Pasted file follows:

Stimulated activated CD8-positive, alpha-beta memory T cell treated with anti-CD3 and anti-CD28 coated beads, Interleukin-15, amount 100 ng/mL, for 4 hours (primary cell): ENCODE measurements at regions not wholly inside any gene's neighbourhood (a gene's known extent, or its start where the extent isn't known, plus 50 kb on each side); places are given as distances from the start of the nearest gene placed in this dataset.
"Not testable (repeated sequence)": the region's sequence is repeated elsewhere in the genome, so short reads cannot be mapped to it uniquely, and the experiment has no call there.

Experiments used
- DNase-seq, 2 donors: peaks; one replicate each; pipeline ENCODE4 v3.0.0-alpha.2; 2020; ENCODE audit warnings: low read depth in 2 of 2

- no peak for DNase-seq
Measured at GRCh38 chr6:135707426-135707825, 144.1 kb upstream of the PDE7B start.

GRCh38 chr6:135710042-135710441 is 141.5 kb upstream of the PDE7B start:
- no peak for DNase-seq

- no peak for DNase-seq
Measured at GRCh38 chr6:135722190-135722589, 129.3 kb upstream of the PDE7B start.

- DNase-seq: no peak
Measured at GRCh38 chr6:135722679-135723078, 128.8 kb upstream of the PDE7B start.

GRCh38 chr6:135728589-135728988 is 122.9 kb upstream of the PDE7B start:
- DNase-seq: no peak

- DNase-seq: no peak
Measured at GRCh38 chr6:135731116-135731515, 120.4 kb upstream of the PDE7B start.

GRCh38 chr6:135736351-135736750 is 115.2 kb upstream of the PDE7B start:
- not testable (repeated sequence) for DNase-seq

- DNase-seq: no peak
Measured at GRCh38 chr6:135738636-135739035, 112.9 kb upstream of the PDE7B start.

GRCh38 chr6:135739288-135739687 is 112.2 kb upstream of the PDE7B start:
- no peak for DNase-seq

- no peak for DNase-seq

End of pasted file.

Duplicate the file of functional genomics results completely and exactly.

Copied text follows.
Stimulated activated CD8-positive, alpha-beta memory T cell treated with anti-CD3 and anti-CD28 coated beads, Interleukin-15, amount 100 ng/mL, for 4 hours (primary cell): ENCODE measurements at regions not wholly inside any gene's neighbourhood (a gene's known extent, or its start where the extent isn't known, plus 50 kb on each side); places are given as distances from the start of the nearest gene placed in this dataset.
"Not testable (repeated sequence)": the region's sequence is repeated elsewhere in the genome, so short reads cannot be mapped to it uniquely, and the experiment has no call there.

Experiments used
- DNase-seq, 2 donors: peaks; one replicate each; pipeline ENCODE4 v3.0.0-alpha.2; 2020; ENCODE audit warnings: low read depth in 2 of 2

- no peak for DNase-seq
Measured at GRCh38 chr6:135707426-135707825, 144.1 kb upstream of the PDE7B start.

GRCh38 chr6:135710042-135710441 is 141.5 kb upstream of the PDE7B start:
- no peak for DNase-seq

- no peak for DNase-seq
Measured at GRCh38 chr6:135722190-135722589, 129.3 kb upstream of the PDE7B start.

- DNase-seq: no peak
Measured at GRCh38 chr6:135722679-135723078, 128.8 kb upstream of the PDE7B start.

GRCh38 chr6:135728589-135728988 is 122.9 kb upstream of the PDE7B start:
- DNase-seq: no peak

- DNase-seq: no peak
Measured at GRCh38 chr6:135731116-135731515, 120.4 kb upstream of the PDE7B start.

GRCh38 chr6:135736351-135736750 is 115.2 kb upstream of the PDE7B start:
- not testable (repeated sequence) for DNase-seq

- DNase-seq: no peak
Measured at GRCh38 chr6:135738636-135739035, 112.9 kb upstream of the PDE7B start.

GRCh38 chr6:135739288-135739687 is 112.2 kb upstream of the PDE7B start:
- no peak for DNase-seq

- no peak for DNase-seq